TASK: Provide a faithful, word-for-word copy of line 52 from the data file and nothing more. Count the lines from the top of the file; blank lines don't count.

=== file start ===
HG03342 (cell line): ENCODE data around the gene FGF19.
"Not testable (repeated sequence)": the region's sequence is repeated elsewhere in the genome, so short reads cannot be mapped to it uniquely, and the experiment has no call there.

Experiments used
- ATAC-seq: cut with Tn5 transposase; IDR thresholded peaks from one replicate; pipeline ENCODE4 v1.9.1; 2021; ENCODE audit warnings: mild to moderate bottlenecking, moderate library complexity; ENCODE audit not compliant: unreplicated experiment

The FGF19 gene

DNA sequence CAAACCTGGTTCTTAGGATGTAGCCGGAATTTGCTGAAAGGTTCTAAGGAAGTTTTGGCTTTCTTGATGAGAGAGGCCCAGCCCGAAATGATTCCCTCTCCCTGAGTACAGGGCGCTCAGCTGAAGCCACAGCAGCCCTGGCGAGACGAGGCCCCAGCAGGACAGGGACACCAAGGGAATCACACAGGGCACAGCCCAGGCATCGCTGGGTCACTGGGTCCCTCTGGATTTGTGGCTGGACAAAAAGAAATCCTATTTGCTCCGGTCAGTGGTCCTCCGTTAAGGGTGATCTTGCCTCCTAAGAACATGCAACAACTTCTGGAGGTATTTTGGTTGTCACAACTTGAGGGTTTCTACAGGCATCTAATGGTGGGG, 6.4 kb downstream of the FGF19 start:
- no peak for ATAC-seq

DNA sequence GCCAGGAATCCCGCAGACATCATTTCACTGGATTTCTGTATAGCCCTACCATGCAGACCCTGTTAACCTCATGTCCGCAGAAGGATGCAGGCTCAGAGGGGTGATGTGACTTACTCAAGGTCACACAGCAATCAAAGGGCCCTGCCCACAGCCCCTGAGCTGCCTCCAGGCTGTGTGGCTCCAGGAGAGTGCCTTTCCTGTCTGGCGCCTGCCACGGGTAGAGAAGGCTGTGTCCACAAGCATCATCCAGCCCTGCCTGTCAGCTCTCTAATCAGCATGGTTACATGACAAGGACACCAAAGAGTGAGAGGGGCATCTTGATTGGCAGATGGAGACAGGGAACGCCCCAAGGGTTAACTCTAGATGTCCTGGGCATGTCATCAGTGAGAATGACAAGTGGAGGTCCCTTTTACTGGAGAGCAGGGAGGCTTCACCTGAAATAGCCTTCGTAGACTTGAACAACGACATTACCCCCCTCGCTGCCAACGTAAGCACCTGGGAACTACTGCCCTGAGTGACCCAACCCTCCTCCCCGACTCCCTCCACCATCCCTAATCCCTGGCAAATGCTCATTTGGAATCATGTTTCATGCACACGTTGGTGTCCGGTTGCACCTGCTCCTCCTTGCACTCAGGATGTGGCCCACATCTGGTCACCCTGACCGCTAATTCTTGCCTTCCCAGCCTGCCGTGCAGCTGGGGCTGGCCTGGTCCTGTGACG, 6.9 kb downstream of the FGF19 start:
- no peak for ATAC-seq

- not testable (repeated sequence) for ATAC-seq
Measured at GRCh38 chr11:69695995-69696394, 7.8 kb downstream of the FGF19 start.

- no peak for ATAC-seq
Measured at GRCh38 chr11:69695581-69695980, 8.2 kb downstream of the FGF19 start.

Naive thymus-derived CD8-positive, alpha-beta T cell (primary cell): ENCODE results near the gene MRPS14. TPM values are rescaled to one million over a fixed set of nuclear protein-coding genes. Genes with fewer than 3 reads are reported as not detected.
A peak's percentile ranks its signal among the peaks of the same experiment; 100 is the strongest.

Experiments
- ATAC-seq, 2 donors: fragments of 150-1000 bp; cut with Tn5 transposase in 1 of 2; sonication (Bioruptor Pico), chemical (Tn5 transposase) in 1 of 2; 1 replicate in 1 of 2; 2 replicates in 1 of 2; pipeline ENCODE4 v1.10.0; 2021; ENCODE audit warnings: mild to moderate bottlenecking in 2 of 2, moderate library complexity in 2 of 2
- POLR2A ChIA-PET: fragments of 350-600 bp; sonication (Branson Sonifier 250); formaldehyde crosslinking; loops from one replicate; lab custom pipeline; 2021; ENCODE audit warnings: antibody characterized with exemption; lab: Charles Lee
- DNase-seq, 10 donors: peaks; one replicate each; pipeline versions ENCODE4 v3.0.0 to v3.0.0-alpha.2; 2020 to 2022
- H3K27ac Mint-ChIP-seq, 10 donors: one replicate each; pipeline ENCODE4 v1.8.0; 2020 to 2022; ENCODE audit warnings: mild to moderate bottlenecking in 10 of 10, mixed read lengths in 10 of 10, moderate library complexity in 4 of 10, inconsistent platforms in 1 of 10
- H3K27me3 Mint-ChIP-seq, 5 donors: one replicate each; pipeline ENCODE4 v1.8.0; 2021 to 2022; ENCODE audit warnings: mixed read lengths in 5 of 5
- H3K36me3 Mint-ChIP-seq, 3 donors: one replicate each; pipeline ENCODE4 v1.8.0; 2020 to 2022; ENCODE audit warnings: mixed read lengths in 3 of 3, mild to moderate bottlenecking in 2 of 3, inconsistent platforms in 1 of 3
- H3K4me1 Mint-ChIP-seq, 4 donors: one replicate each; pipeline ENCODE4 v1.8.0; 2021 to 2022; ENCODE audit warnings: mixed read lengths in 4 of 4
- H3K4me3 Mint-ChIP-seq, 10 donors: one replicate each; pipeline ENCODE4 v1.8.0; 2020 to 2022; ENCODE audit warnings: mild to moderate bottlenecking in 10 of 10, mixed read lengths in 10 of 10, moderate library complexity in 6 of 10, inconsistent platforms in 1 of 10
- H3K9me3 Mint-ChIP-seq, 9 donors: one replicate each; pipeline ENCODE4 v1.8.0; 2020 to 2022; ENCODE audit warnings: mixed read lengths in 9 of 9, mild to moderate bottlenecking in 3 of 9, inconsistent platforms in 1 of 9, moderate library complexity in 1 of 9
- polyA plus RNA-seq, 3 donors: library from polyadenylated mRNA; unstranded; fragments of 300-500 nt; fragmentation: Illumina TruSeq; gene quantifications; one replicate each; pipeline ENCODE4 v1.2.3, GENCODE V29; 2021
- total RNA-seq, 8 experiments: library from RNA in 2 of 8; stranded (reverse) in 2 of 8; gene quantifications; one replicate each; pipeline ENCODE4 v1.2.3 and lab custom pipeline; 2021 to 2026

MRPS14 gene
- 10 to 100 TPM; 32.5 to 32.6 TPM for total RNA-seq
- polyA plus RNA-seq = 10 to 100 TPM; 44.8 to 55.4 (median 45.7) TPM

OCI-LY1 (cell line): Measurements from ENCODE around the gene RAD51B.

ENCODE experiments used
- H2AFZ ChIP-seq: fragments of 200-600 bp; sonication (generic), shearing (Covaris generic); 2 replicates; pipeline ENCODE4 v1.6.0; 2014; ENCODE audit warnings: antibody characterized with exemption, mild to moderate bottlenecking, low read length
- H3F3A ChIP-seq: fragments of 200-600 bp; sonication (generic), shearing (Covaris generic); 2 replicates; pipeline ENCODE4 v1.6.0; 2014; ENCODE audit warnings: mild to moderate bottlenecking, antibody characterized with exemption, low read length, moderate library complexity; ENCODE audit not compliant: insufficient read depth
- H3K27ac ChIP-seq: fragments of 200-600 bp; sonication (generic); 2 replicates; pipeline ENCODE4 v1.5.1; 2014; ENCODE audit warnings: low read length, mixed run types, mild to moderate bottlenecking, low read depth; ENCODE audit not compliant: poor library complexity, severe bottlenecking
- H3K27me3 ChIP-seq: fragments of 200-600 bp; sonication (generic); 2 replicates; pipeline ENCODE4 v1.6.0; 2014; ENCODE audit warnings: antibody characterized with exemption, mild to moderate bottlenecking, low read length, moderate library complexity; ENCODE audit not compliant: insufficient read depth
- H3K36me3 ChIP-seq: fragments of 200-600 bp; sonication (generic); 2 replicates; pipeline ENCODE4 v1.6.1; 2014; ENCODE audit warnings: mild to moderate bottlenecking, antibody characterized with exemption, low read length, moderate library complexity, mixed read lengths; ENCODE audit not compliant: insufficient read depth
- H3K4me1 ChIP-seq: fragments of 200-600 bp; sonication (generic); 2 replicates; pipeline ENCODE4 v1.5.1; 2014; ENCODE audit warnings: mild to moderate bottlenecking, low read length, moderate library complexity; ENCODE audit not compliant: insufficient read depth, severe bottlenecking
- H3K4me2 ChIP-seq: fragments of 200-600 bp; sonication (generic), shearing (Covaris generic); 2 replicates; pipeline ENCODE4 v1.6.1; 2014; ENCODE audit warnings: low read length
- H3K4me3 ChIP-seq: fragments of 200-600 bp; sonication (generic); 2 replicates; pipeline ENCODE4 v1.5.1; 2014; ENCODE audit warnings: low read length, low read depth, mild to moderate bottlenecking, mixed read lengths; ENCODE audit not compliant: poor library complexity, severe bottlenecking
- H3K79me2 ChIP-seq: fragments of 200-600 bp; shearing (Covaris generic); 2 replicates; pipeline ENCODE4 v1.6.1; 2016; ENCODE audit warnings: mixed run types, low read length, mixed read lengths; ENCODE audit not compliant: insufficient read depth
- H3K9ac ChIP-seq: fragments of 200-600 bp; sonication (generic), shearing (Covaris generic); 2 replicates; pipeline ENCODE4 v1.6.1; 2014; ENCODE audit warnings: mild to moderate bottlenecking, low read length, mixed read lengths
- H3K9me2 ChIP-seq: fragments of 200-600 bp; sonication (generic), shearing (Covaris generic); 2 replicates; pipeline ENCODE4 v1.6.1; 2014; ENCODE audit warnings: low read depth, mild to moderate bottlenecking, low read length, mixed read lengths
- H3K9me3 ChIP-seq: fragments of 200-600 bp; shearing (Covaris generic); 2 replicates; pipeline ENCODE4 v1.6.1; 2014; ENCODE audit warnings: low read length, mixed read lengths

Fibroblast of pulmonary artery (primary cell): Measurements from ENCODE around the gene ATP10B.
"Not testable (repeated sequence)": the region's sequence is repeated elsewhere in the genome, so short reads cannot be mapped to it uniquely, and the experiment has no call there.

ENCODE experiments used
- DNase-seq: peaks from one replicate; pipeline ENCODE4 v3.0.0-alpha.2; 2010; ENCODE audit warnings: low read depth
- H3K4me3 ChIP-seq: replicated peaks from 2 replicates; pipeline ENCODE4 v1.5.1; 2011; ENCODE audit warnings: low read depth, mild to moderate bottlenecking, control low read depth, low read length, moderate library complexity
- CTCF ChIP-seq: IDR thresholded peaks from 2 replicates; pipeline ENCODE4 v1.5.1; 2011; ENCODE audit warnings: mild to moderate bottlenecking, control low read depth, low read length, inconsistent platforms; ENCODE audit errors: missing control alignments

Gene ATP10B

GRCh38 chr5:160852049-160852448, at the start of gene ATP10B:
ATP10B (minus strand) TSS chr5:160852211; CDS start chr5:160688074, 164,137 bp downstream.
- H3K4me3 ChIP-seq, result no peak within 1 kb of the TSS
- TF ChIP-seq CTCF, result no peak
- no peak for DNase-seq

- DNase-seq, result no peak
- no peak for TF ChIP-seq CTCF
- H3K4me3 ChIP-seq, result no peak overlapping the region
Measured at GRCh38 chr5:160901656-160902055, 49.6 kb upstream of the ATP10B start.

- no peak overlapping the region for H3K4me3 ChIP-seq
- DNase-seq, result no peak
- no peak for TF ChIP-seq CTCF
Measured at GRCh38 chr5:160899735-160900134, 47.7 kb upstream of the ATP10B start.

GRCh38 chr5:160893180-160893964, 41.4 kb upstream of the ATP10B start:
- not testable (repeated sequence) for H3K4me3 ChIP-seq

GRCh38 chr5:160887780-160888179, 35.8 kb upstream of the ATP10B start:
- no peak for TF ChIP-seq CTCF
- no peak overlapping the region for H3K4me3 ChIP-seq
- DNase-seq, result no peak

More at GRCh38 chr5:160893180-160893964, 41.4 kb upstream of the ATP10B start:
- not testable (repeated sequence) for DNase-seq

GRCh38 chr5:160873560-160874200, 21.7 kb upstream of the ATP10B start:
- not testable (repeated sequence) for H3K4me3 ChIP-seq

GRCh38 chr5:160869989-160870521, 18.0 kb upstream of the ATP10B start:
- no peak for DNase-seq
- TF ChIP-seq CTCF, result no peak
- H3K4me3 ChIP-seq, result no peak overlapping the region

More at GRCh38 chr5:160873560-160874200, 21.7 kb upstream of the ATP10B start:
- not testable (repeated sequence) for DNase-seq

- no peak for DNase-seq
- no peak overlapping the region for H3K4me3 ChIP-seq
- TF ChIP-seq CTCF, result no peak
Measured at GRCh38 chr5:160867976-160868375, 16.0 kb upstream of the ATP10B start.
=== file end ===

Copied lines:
GRCh38 chr5:160852049-160852448, at the start of gene ATP10B: